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A Choreography of Fire. A Posthumanist Account of Australians and Eucalypts

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posted on 2023-05-22, 11:56 authored by Adrian FranklinAdrian Franklin
In this chapter I ask whether there is anything to be gained by taking serionsly a posthumanist analysis of the relarionship between humanity and the natural world, one that in fact extinguishes dualism and produces only naturecultures (Haraway 2003b, 5). I will examine this question through an analysis of the relationship between eucalyptus (gum) trees and Australia. Most humanist accounts, such as those developed in "traditional" social anthropology and sociology, privilege the activity, agency, and representations of humans, and in so doing render the natural world and its individual species as passive and of interest only insofar as they provide a palette of meanings for essentially human symbolism, dreamings, imaginaries (see Rival 1998; Douglas 1975,1996). Such an approach has an impeccable track record ranging from Emile Durkheim to Mary Douglas, and it is not one I want to challenge here per se. What I do want to challenge is the implicit assumption that this approach is all there is to the relationship between nature and humanity, or all we can say about it. Rather than only inquire about the meaning of nature (or gum trees in this case), I also want to inquire about what it is they do, and, importantly, what implications those acrions have for the world, themselves, humans, and "the social."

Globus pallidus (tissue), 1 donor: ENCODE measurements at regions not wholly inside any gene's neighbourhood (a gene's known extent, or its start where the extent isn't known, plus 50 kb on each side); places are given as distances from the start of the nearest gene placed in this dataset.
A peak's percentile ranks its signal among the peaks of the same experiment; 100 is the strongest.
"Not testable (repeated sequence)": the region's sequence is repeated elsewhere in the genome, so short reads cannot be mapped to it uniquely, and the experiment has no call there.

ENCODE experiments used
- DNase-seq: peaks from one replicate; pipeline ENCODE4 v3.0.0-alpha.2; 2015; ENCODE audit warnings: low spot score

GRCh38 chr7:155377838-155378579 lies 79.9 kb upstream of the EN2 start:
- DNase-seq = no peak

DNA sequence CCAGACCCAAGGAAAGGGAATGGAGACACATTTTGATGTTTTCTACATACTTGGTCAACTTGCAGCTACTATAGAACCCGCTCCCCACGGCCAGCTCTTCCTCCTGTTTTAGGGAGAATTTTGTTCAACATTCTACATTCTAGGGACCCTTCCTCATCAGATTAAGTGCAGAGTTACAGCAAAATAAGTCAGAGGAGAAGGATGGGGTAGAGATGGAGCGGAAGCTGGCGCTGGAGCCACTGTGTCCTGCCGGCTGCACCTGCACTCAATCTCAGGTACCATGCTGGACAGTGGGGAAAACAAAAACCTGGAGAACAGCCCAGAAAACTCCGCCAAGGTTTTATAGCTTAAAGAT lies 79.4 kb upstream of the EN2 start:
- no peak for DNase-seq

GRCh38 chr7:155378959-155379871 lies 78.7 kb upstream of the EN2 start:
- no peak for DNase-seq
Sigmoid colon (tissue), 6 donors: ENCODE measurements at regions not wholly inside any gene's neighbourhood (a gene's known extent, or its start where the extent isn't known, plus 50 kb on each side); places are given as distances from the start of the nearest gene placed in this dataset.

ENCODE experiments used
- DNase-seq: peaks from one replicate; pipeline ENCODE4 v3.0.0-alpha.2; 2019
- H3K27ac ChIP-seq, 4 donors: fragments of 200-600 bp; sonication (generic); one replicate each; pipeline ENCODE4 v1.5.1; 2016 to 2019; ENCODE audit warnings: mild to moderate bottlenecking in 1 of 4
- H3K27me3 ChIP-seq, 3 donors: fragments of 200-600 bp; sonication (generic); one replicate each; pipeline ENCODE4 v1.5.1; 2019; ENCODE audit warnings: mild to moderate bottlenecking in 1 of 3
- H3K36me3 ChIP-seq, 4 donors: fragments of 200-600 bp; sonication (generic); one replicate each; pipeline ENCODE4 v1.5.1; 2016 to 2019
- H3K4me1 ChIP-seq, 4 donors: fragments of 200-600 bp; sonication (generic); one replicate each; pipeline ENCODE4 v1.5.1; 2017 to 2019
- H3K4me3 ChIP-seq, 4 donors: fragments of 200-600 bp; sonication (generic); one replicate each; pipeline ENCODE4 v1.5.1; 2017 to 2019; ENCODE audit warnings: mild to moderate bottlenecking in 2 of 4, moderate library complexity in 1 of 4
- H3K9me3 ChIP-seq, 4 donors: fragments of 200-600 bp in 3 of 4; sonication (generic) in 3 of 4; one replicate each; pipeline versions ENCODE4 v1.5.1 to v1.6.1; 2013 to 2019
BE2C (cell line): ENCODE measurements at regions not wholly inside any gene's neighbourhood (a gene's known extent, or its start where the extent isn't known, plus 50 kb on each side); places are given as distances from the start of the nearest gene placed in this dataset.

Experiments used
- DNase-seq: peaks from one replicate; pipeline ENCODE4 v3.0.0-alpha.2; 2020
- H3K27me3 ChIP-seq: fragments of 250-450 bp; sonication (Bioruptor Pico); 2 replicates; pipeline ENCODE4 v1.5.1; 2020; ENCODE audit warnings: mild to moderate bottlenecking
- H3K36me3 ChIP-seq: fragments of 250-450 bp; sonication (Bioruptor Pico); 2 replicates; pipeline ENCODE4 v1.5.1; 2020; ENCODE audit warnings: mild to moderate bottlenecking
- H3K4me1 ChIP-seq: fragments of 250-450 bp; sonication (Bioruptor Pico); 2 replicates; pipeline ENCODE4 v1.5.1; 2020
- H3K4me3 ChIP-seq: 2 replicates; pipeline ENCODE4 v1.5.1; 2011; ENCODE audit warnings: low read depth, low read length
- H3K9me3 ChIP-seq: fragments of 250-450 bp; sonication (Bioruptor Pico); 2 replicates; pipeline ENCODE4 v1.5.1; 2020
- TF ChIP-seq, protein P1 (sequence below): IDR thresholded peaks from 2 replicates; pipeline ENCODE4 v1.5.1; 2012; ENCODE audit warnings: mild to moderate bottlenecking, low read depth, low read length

History

Publication title

The Mangle in Practice. Sciences, Society and Becoming

Editors

A Pickering and K Guzik

Pagination

17-45

ISBN

978-0-8223-4373-8

Department/School

School of Social Sciences

Publisher

Duke University Press

Place of publication

Durham

Extent

11

Rights statement

Copyright 2008 Duke University Press

Repository Status

  • Restricted

Socio-economic Objectives

Expanding knowledge in the environmental sciences

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